How Meditation Grows Your Brain

Regular meditation has been shown to grow the gray matter areas of your brain  of your brain responsible for attention, emotion regulation, and mental flexibility. This makes your brain more efficient at processing information in these areas, which is essential for stroke survivors who are working on healing their brain.

The more these skills are practiced, the more growth can be stimulated in these areas. For example, mathematicians have more gray matter in the areas of their brain responsible for arithmetic and spatial reasoning. Similarly, jugglers have more gray matter in the areas of their brain responsible for hand–eye coordination and multitasking.

The healing ability of your brain is all thanks to neuroplasticity, which is how your brain rewires itself. While neuroplasticity is mostly discussed in regard to recovering from brain injury, it’s also the mechanism responsible for learning new skills. When you practice a skill, the neural pathways necessary to perform that skill become stronger. 

Your brain will adapt to whatever you focus on and grow accordingly. Therefore, when you practice meditation for stroke recovery, this skill will become more automatic and your brain will experience growth and rewiring of neural pathways.

What Stroke Survivors Are Saying About Meditation

Meditation has become an increasingly popular topic of conversation within the stroke community, and for good reason. This health practice can improve psychological health by increasing the brain’s gray matter and promoting neuroplasticity. Through this process, meditation for stroke recovery can stimulate gains in attention, emotional regulation, and information processing. 

Amy from My Cerebellar Stroke Recovery has a whole category on her blog dedicated to meditation. She regards meditation as one of the most important ingredients for a successful recovery from stroke. Similarly, Dean from Dean’s Stroke Musings also has an entire section for meditation on his blog, which speaks to the importance of meditation for stroke recovery.

Practicing mindfulness and regular meditation are valuable pieces of a holistic approach to stroke recovery. It is important to consider all aspects of health when creating a rehabilitation plan and recovery goals, not just physical functions. We hope this article has helped explain the benefits of meditation for stroke recovery and has encouraged you to prioritize your mental health throughout your rehabilitation journey.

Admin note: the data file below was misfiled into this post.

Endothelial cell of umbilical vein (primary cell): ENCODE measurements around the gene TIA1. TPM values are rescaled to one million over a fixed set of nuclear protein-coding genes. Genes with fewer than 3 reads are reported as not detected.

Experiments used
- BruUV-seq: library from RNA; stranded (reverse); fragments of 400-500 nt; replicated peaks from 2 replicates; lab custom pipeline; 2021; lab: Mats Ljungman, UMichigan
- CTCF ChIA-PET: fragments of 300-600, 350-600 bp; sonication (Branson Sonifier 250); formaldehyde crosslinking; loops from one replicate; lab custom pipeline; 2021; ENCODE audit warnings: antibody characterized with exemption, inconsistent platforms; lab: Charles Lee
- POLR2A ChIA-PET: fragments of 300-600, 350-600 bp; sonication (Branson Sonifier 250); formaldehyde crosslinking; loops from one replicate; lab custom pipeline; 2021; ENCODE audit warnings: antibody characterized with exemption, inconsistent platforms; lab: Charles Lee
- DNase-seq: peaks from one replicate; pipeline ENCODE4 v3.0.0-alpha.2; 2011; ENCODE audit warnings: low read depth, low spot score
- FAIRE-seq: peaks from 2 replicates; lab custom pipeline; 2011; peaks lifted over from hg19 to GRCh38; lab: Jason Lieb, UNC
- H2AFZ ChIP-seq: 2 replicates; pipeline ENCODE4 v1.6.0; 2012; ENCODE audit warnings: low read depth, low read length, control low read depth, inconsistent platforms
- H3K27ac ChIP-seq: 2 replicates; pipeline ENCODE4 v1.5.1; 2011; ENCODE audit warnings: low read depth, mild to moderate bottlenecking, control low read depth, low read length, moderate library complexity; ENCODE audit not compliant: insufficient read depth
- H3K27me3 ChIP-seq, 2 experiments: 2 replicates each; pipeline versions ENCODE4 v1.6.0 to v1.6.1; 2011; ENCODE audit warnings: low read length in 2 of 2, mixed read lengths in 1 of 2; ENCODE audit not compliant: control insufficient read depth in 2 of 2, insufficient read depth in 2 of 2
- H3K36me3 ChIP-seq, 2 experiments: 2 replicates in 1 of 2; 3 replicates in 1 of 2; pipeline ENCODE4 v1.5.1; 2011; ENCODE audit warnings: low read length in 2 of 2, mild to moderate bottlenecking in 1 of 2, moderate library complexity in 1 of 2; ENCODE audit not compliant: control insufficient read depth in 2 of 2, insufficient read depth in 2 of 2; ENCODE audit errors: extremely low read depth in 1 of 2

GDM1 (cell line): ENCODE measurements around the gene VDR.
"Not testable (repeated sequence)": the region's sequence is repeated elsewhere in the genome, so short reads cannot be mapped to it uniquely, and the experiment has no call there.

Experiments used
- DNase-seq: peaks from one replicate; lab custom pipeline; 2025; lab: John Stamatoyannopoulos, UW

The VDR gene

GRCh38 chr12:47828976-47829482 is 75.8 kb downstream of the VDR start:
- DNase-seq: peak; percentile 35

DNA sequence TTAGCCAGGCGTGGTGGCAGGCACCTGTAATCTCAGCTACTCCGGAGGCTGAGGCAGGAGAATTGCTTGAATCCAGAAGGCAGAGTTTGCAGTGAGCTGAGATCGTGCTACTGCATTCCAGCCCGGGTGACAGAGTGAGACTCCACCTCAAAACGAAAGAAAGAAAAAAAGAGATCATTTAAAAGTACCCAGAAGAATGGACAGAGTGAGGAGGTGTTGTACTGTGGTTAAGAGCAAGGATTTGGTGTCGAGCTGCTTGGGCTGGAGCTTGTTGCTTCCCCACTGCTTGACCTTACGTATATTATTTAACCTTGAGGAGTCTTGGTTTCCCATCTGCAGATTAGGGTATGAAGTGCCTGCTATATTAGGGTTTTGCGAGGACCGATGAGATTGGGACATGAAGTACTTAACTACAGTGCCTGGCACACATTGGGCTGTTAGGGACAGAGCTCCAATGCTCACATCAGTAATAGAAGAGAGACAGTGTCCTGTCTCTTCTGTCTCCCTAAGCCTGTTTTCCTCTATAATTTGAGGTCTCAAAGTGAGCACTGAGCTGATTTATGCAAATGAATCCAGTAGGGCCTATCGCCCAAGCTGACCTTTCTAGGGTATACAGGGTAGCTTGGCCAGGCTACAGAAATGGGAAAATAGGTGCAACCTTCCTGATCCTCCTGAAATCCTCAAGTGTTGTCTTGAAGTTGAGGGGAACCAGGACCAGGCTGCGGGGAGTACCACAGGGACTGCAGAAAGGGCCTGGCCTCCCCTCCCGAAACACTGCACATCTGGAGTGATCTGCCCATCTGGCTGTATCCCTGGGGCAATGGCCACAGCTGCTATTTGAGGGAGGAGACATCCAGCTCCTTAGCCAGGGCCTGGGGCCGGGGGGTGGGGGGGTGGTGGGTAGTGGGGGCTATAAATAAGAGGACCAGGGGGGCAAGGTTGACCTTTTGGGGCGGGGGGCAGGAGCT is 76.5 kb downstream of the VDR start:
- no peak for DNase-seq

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My husband is getting better and better!

“My name is Monica Davis but the person who is using the FitMi is my husband, Jerry. I first came across FitMi on Facebook. I pondered it for nearly a year. In that time, he had PT, OT and Speech therapy, as well as vision therapy.

I got a little more serious about ordering the FitMi when that all ended 7 months after his stroke. I wish I hadn’t waited to order it. He enjoys it and it is quite a workout!

He loves it when he levels up and gets WOO HOOs! It is a wonderful product! His stroke has affected his left side. Quick medical attention, therapy and FitMi have helped him tremendously!”

Monica & Jerry’s FitMi review

What are these “WOO HOOs” about?

FitMi is like your own personal therapist encouraging you to accomplish the high repetition of exercise needed to improve.

When you beat your high score or unlock a new exercise, FitMi provides a little “woo hoo!” as auditory feedback. It’s oddly satisfying and helps motivate you to keep up the great work.

In Jerry’s photo below, you can see him with the FitMi pucks below his feet for one of the leg exercises: